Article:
Today’s reading is on Moses (Exodus 5:1-6:13, 14:5-31).
“Imposter syndrome” is something I hear about in my office or on LinkedIn every once in a while these days. It is the internalized fear, often completely misguided, that someone hasn’t really deserved any of their accomplishments, that they have gotten by solely on luck, and could be exposed as a “fraud” at any point, made out to appear foolish. Even among people who do great at their jobs, some of us just can’t see our own true strengths and abilities. We can doubt ourselves, compare ourselves to those around us who appear so collected and composed, and consider ourselves lesser options for our position.
In Exodus, a young Moses experiences something similar when confronted by God. Often, when we too are suddenly confronted with an arduous task by God, we immediately launch into cycles of doubt and fear. Over and over again, as God reveals Himself to Moses and commands him to go to Egypt and demand the Israelites be freed for a feast of worship. This is, by logical accounts, an impossible request. Leading the Israelites out of Egypt would require going up to Pharaoh, a direct link with the gods in the eyes of the Egyptians, a man of immeasurable wealth on Earth, and ask him to let his nation’s slaves go for three days to worship their God. It would look to be an impossible task to anyone, but as 2 Corinthians 5:7 says, “we live by faith, not by sight.”
Yet instead of acting in faith when confronted by Creator of the Universe and Lord over all, Moses asks “Who am I, that I should go to Pharaoh and bring the Israelites out of Egypt?” And again, when given direct instructions from Go of what to say to the Israelites there, he asks “What if they do not believe me or listen to me and say, The Lord did not appear to you?” Yet again, when told how to perform miracles as a sign of God’s power, Moses complains “I have never been eloquent, neither in the past nor since you have spoken to your servant.” Even as God gives him the most explicit of directions, Moses considers himself unskilled, untalented, and unable to do God’s work.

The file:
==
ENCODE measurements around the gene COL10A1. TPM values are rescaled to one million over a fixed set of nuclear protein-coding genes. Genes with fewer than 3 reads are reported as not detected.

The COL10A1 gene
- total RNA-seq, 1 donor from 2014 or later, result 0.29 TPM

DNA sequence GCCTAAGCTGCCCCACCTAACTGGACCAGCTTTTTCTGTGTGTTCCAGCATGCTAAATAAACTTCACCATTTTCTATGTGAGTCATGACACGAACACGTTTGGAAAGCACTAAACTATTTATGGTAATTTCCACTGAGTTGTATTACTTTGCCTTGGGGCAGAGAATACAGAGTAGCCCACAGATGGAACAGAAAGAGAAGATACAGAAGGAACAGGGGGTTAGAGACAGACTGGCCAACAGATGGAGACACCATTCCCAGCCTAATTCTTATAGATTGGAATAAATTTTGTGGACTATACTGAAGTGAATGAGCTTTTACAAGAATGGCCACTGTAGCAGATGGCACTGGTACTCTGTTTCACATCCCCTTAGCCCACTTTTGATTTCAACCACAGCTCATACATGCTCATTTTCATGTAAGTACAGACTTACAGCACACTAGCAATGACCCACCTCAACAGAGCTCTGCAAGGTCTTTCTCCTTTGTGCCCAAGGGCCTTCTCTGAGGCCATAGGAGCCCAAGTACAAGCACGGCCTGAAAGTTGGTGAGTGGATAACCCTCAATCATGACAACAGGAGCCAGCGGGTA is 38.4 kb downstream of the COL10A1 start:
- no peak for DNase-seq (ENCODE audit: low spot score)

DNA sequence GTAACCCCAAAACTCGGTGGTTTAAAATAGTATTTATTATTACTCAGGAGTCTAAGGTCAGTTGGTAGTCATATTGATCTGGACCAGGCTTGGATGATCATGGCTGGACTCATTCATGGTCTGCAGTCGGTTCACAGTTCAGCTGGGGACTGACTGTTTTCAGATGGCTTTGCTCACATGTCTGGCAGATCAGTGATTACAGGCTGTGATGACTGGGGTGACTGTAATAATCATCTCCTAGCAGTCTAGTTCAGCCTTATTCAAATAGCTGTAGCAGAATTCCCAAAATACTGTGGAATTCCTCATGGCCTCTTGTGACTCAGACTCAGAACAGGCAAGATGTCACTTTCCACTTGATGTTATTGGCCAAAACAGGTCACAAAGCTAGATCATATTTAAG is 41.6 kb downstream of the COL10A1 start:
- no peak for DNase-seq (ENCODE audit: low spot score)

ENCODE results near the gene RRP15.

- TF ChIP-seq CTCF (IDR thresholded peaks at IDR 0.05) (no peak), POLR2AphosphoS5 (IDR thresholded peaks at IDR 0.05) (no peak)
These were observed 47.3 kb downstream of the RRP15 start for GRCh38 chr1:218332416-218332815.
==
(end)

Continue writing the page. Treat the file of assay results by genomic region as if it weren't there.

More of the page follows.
Even though Moses’s eventual journey to Egypt and plea to Pharaoh does not go easily, and Pharaoh instead makes life even more miserable for the Israelites, God’s plan fails to cease. When Moses cries out in doubt, the Lord answers in chapter 6. The Lord ensures He will lead His people out of Egypt safely. What His answer begins and ends with is simply yet truthfully “I am the Lord.” And over the next few chapters, as God unleashes a host of vile plagues as retribution against Pharaoh and ultimately leads His people out safely, Moses continues following His word and acting upon it.
Moses may not have believed himself to be capable or the most qualified for God’s plan, but in the end he follows what the Lord has to say. When we focus on our shortcomings and how we can fail to do anything in the situation provided for us, we should instead listen to what God has to say here. We may be weak, and unbecoming, and not very eloquent, but God is Lord. We may fall short in our own subjective measures, but God is Lord. We are only human, but God is Lord! Rather than succumbing to imposter syndrome in our own callings, it is important to remember that God has chosen us to fulfill the role He has placed us in, and that is what matters here. Just look at Moses here: yes, he may have been afraid, and had trouble standing up against Pharaoh on his own. God provided him his brother Aaron and a loving family to encourage and help him, and through his tribulations Moses finds courage and strength. Rather than looking inward to what you need in the moment to accomplish something, look around and take stock in what the Lord has given you to help you learn and grow. Rather than simply making us perfect for our position from the get-go, it brings Him glory and praise when we look to Him for guidance and wisdom along our journeys.
You might hear God calling you to go out and live for Him in some way today. That calling may be intimidating, and it may seem impossible. It can be easy to count ourselves out, to look at our negative qualities and how they will only hamper our progress moving forward. But God is not calling us to do these things in a vacuum: he has surrounded us with ways to find strength and grow in faith to live for Him. Remember today that He is Lord, and as He lifted his hand against Pharaoh and guided the Israelites out of captivity into their promised rewards, He will guide you out of your own troubles. More so, He will accept you just as you are, and you will succeed in any endeavor you are called to, so long as your faith and trust in Him guide you.